Data for the first few months of wind measurement are shown in Figure 2. This shows that over the winter 2015/16 period the dominant wind direction was from the south west quadrant (~40%), which is also the direction from which the strongest winds were observed. This is consistent with the series of vigorous Atlantic storms experienced over the winter.

Greenhouse gases

Figure 3. Time series of methane (red) and carbon dioxide (grey) concentrations in air. Units are parts per million (ppm)

Greenhouse gas concentrations have been measured from 13 January 2016. A time series of the data is shown in Figure 3. A general correlation between CO2 and CH4 can be seen over the measurement period. Concentrations above the background are seen for every wind direction but with a greater tendency when the wind is from the south west (albeit for the very limited dataset).

Air quality

The time series for O3, NO, NO2, NOx, PM1, PM2.5, PM4 and PM10 are shown in Figures 4, 5 and 6. The data gap in the PM measurement is due to an instrument problem. The data indicate that there are times when the site is affected by higher levels of pollution in the form of NO, NO2 and particles (spikes on the graphs). These are likely to reflect emissions from vehicle movements near the site.

Figure 4. Time series of nitrogen oxide species concentrations.
Figure 5. Time series of Ozone (O<sub>3</sub>) concentrations.
Figure 6. Time series of particulate material concentrations.

Measurement statistics

The concentration statistics for the range of parameters are shown in Table 1. Although there is only a limited dataset, the mean concentration of methane is similar to the Northern Hemispheric seasonal average of ~1.9 ppm, while the carbon dioxide site average is marginally enhanced relative to this wintertime hemispheric average (~402 ppm).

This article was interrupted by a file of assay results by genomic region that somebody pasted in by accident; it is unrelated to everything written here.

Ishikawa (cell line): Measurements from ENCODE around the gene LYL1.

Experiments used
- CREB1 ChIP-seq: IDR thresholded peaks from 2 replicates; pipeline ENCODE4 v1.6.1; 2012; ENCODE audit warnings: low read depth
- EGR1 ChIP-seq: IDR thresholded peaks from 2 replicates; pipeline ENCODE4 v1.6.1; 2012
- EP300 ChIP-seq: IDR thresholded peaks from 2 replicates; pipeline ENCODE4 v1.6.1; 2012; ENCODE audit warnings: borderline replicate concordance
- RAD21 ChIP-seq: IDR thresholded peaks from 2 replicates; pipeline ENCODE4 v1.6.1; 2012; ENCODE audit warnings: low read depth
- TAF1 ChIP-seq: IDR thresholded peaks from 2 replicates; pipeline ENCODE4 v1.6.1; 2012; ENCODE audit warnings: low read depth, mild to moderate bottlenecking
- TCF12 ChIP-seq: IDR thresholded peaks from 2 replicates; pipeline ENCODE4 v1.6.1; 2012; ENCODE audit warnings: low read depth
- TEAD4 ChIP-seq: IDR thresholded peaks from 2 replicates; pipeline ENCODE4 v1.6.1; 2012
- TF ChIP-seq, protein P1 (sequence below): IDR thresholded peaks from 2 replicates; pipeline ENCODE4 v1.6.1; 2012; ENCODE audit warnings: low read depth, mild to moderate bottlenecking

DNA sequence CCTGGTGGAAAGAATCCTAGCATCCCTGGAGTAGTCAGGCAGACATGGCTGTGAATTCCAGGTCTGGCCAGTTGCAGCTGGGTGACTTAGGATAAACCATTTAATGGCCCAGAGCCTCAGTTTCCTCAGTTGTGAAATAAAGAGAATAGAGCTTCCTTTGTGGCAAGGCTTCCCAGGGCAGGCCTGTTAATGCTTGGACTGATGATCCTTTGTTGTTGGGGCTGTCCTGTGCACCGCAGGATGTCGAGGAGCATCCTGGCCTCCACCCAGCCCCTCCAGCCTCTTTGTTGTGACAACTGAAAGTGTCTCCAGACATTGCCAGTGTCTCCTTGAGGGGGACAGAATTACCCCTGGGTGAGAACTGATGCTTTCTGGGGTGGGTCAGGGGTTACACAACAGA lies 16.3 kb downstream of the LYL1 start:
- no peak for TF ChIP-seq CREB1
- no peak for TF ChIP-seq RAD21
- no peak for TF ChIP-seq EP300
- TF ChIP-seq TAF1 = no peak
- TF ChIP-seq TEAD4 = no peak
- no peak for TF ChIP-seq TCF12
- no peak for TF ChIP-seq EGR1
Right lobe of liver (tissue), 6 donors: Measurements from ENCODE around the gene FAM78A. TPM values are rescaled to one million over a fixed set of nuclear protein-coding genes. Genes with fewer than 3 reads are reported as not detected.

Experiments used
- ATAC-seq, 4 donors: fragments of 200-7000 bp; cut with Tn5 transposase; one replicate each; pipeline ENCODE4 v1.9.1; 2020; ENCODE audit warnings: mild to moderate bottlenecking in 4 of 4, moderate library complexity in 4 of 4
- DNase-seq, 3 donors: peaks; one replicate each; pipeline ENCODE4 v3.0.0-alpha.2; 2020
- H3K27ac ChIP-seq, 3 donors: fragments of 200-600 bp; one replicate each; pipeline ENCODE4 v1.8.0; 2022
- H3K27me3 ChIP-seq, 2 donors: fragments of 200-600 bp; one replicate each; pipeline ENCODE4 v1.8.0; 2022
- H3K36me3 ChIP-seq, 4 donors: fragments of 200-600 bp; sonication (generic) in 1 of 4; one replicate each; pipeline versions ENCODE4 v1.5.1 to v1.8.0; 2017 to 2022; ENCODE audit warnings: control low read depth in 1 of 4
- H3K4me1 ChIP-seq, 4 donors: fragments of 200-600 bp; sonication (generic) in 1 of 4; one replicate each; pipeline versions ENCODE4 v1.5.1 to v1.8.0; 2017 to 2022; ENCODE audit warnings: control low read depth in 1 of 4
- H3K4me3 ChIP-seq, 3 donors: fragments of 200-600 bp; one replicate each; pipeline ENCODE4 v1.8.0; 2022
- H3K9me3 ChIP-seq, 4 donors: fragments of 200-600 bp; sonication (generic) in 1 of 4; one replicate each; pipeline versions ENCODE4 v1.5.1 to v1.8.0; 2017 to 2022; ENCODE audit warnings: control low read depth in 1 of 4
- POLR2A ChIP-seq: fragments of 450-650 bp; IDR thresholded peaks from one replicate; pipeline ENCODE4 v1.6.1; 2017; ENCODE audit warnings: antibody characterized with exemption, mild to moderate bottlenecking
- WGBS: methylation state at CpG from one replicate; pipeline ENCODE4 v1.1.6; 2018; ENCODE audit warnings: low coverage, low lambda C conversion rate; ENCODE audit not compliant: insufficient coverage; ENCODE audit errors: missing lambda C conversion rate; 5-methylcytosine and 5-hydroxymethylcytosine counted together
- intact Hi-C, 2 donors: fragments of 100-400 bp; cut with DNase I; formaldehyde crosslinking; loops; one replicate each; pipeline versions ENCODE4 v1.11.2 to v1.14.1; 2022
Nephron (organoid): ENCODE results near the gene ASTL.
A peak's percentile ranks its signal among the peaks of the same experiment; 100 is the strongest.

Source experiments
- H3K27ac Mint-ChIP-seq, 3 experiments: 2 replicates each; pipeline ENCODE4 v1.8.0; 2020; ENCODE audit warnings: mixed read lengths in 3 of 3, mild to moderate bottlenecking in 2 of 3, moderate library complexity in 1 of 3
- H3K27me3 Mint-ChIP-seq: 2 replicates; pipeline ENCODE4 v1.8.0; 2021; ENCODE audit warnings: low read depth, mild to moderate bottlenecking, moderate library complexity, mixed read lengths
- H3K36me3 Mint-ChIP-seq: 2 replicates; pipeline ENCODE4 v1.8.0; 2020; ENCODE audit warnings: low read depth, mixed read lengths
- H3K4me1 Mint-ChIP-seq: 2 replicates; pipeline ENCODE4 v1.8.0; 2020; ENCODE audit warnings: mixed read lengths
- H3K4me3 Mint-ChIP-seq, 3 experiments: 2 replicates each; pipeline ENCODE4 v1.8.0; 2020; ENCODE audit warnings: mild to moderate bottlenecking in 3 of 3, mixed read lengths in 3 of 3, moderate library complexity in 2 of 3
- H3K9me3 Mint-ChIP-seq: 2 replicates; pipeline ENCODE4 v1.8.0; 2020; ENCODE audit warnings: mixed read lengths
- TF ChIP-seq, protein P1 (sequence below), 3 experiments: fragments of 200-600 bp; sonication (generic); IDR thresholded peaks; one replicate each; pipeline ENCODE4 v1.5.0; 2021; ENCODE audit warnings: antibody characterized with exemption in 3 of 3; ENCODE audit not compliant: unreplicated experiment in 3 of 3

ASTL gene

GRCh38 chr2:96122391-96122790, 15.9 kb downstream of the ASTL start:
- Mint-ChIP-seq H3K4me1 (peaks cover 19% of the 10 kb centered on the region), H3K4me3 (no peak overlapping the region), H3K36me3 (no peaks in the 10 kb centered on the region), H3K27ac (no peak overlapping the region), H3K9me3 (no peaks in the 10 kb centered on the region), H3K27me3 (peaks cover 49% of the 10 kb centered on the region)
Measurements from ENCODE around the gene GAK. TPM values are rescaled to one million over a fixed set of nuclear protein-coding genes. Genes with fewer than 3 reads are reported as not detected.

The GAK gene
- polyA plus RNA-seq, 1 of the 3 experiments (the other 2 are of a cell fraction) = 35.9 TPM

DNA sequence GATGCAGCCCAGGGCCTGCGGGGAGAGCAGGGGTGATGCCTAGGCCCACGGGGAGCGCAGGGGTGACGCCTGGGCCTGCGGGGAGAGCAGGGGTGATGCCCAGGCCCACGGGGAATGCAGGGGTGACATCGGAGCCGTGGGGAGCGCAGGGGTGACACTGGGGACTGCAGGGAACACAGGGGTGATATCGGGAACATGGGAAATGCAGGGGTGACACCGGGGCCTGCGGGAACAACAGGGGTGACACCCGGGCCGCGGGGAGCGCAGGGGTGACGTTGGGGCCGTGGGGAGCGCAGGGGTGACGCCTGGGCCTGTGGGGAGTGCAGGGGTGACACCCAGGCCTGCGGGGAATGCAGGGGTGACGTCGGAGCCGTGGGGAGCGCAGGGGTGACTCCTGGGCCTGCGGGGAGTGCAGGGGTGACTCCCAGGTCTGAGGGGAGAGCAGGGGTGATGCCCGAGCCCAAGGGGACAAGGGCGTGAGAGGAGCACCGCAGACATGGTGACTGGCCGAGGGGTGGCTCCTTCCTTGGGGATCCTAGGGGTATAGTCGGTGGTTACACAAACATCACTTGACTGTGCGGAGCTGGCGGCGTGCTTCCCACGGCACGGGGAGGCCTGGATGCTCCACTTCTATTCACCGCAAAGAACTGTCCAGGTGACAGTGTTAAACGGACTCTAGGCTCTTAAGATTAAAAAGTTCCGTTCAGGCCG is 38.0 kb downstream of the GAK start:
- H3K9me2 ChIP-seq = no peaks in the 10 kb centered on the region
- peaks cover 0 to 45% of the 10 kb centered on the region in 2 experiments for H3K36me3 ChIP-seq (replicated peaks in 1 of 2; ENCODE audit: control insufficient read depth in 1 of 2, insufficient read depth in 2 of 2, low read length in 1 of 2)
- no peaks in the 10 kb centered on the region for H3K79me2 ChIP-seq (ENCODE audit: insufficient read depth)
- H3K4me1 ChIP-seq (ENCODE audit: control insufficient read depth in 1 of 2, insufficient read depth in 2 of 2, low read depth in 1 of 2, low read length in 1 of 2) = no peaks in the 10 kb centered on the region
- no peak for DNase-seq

Compound 10% 25% 33% Mean 75% 90% 95%
CH4 (ppm) 1.94 1.96 1.97 2.06 2.08 2.26 2.45
CO2 (ppm) 404.73 405.93 406.92 412.97 414.30 428.40 439.25
O3 (ppb) 13.36 21.35 23.93 28.92 34.01 38.44 40.53
NO (ppb) LOD 0.03 0.05 0.10 0.27 0.83 1.66
NO2 (ppb) LOD 0.37 0.63 1.27 2.61 4.97 6.54
NOx (ppb) LOD 0.41 0.68 1.41 2.92 5.51 7.86
PM1 (μg / m3) 1.17 2.17 2.92 5.19 13.10 23.53 29.71
PM2.5 (μg / m3) 1.78 3.08 3.87 6.57 14.49 24.94 31.76
PM4 (μg / m3) 2.28 3.86 4.84 7.79 15.66 26.00 33.15
PM10 (μg / m3) 2.79 4.55 5.80 8.98 17.68 27.85 34.83
PMtotal (μg / m3) 3.17 5.34 6.75 10.29 19.75 30.78 38.26
Particle Count (particles / cm3) 28.83 57.92 78.73 154.20 407.60 573.96 682.93

NMHC results

Samples for hydrocarbon (C2–C6) analysis have been collected weekly in special canisters from both the Little Plumpton (Lancashire) and Kirby Misperton (Yorkshire) sites and returned to the WACL laboratory at York University.

The plots below show the distribution of individual species (ethane, propane and benzene) at the Kirby Misperton and Little Plumpton sites (Kirby Misperton: 87 samples from November 2015 to August 2017; Little Plumpton: 65 samples from October 2015 to August 2017). The dataset for hydrocarbons is available on the BADC website.

Figure 7. Box plots showing the distributions of ethane from Kirby Misperton and Little Plumpton.
Figure 8. Box plots showing the distributions of propane from Kirby Misperton and Little Plumpton.
Figure 9. Box plots showing the distributions of benzene from Kirby Misperton and Little Plumpton.

Note: EC Air Quality Directive limit value for benzene (annual mean) = 1.54 ppb. Observations to date indicate a median baseline concentration around a factor of ten lower than the EC Directive limit value.